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Definition of Slander

Slander is a false and unprivileged publication, orally uttered, and also communications by radio or any mechanical or other means that (1) charges any person with crime, or with having been indicted, convicted, or punished for crime; (2) imputes in him or her the present existence of an infectious, contagious, or loathsome disease; (3) tends directly to injure him or her in respect to his or her office, profession, trade or business, either by imputing to him or her general disqualification in those respects that the office or other occupation peculiarly requires, or by imputing something with reference to his or her office, profession, trade, or business that has a natural tendency to lessen its profits; (4) imputes to him or her impotence or a want of chastity; or (5) that, by natural consequence, causes actual damage [Civ. Code § 46].

Slander Per Se

If words can be shown to have carried a meaning that made them slanderous within any of the first four categories of Civ. Code § 46, damages are presumed, and there is no need to plead and prove special damages to sustain a cause of action.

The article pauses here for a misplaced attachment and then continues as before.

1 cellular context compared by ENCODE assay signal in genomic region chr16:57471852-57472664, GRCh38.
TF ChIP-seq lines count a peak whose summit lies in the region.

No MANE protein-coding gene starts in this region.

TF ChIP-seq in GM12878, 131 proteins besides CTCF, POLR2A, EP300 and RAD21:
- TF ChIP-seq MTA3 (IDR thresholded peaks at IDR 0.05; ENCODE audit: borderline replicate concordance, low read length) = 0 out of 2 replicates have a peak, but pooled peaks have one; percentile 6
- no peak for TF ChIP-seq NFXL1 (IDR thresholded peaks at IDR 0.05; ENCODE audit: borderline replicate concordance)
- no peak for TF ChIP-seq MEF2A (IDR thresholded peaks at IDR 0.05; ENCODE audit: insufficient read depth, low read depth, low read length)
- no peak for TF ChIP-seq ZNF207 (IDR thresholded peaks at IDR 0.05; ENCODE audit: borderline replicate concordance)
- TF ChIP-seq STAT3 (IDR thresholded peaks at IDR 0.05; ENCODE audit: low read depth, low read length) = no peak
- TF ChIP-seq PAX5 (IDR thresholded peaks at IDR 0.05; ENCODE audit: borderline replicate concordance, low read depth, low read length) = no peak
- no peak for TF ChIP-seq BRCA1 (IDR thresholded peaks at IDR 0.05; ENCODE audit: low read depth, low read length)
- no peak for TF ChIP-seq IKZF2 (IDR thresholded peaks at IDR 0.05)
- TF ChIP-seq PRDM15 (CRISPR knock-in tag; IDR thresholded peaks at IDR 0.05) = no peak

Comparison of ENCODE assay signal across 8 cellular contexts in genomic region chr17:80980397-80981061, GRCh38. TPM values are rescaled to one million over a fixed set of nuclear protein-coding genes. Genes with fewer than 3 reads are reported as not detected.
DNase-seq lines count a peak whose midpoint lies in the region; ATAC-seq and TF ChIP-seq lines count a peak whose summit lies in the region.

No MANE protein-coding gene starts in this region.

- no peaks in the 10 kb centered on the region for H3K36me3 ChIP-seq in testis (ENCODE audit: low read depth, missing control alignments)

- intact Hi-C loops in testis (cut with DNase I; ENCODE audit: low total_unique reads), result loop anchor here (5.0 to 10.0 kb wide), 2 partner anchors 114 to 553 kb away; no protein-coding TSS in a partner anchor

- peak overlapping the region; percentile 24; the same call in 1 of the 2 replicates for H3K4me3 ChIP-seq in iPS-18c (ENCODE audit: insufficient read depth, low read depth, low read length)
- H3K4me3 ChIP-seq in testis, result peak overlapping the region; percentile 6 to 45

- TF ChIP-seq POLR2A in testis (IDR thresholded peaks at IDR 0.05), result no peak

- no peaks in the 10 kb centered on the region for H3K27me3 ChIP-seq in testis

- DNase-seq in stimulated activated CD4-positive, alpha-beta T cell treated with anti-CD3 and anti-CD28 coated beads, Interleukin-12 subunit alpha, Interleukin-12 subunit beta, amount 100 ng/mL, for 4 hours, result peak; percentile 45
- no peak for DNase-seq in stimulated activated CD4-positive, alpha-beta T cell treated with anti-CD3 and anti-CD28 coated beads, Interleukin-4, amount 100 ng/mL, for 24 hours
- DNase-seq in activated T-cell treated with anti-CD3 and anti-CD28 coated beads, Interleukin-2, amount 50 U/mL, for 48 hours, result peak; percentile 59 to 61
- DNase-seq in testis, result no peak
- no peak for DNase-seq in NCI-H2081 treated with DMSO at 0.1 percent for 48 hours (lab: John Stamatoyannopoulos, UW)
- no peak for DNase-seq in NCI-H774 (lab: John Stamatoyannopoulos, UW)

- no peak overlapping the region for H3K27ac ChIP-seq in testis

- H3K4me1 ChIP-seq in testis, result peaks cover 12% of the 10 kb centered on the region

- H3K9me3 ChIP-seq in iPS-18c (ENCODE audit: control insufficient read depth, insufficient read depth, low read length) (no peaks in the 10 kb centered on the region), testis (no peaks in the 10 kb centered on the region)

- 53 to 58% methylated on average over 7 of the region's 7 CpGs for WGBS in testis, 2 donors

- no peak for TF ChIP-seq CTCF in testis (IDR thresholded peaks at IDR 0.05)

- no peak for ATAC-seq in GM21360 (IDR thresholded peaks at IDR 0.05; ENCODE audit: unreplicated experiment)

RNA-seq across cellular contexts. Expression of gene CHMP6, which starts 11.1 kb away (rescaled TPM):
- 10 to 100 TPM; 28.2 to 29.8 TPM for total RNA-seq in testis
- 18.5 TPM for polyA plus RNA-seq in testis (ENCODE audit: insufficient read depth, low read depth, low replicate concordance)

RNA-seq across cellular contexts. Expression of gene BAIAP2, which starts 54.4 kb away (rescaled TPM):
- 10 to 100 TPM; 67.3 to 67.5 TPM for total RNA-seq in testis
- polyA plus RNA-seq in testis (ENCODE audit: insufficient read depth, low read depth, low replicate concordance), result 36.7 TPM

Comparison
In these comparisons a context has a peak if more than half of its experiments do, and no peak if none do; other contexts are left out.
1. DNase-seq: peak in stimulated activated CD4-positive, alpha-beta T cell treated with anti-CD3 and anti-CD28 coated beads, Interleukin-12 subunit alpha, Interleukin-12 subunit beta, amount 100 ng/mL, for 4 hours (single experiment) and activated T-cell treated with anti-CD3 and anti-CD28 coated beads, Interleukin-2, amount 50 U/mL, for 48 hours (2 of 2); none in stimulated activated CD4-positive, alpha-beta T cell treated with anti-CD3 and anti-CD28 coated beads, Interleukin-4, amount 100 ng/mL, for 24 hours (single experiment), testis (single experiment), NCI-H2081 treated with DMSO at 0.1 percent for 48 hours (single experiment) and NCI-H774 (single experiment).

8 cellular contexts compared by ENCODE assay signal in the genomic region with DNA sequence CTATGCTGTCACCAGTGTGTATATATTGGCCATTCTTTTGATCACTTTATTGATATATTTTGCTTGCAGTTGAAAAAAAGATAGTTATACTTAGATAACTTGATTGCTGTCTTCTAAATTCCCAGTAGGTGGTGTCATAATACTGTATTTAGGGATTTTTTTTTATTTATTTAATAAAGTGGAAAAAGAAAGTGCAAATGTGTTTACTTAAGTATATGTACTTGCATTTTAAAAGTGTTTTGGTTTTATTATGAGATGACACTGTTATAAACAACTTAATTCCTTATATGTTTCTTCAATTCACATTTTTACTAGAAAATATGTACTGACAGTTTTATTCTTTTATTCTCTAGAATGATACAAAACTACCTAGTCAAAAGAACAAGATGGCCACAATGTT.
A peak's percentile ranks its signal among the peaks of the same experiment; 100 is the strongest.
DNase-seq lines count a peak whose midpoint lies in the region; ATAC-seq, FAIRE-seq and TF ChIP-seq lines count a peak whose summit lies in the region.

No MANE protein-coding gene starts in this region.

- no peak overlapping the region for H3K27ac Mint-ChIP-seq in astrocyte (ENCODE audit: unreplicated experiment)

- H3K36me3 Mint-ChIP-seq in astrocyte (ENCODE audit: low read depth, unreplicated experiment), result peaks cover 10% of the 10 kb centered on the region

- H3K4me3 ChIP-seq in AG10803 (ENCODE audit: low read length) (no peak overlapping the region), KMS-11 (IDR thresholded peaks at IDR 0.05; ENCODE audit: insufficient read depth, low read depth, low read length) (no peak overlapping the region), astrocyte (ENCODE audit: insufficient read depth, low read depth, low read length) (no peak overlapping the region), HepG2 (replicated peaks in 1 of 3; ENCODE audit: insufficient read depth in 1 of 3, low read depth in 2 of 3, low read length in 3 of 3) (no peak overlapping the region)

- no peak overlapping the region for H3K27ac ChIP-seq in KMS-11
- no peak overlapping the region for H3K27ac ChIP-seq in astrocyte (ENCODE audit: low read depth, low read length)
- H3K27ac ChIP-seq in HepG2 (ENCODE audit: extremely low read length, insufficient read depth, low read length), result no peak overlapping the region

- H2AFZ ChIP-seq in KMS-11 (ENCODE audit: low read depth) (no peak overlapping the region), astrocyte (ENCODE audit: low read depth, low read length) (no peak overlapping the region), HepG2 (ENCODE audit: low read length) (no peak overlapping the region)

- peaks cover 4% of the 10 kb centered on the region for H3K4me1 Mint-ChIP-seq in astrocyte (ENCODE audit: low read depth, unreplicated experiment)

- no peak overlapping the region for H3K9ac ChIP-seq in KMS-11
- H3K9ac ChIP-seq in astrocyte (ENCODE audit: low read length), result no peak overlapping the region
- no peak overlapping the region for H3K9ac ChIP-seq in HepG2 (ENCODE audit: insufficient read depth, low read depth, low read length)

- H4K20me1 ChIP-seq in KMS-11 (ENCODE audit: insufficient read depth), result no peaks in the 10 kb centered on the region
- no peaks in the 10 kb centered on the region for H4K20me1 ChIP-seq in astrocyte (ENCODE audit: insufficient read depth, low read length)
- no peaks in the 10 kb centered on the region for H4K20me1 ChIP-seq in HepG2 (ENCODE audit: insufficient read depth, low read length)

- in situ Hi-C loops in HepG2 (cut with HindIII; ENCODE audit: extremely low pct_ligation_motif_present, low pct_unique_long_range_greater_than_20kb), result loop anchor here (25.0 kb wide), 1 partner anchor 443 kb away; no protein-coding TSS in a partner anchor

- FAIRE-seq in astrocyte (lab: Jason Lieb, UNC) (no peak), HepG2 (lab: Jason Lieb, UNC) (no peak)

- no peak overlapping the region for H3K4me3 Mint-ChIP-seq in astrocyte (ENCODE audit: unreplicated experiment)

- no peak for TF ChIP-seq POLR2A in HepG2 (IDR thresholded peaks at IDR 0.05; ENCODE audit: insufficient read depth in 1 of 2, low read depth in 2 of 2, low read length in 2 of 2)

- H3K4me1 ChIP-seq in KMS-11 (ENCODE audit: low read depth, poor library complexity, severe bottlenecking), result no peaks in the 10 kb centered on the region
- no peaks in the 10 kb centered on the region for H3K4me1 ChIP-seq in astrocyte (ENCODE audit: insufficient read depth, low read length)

Damages in Actions for Slander

The Civil Code defines general damages in a defamation action only in case of publication of a libel in a newspaper, or of a slander by radio broadcast, when plaintiff has demanded a retraction and the defendant has failed to publish or broadcast the retraction [see Civ. Code § 48a(1)–(3), (4)(a)]. Other than this specific situation, general damages for defamation are not defined in the Code.

However, under common law principles, in a case of slander per se, damage to the plaintiff’s reputation is conclusively presumed; he or she need not introduce any evidence of actual damages in order to obtain or sustain an award of damages and evidence tending to show lack of injury to reputation is inadmissible. Hence, general damages are presumed as a matter of law in a case of slander per se.

If the slanderous language was not slanderous per se and the action must be brought under Civ. Code § 46(5), after plaintiff proves actual damages as required by Civ. Code § 46(5), the jury then may consider plaintiff’s loss of reputation, shame, and hurt feelings in awarding general damages. However, in suits brought by private plaintiffs within the coverage of the First Amendment, in the absence of proof of “actual malice,” general damages may not be presumed and are limited to “actual injury.”

A plaintiff is never entitled as a matter of right to punitive damages. For punitive damages to be recovered, there must be proof of the presence of malice in fact; that is, the motive and willingness to vex, harass, annoy, or injure. Punitive damages are awarded to punish the defendant for his or her own wrongdoing and not for the wrongful action of someone else, not even his or her own agent or employee.

Santaella Legal Group, APC is located in San Ramon, Contra Costa County. We are open from 8:30 a.m. to 5 p.m., Monday to Friday. To make an appointment please call 925-359-3233.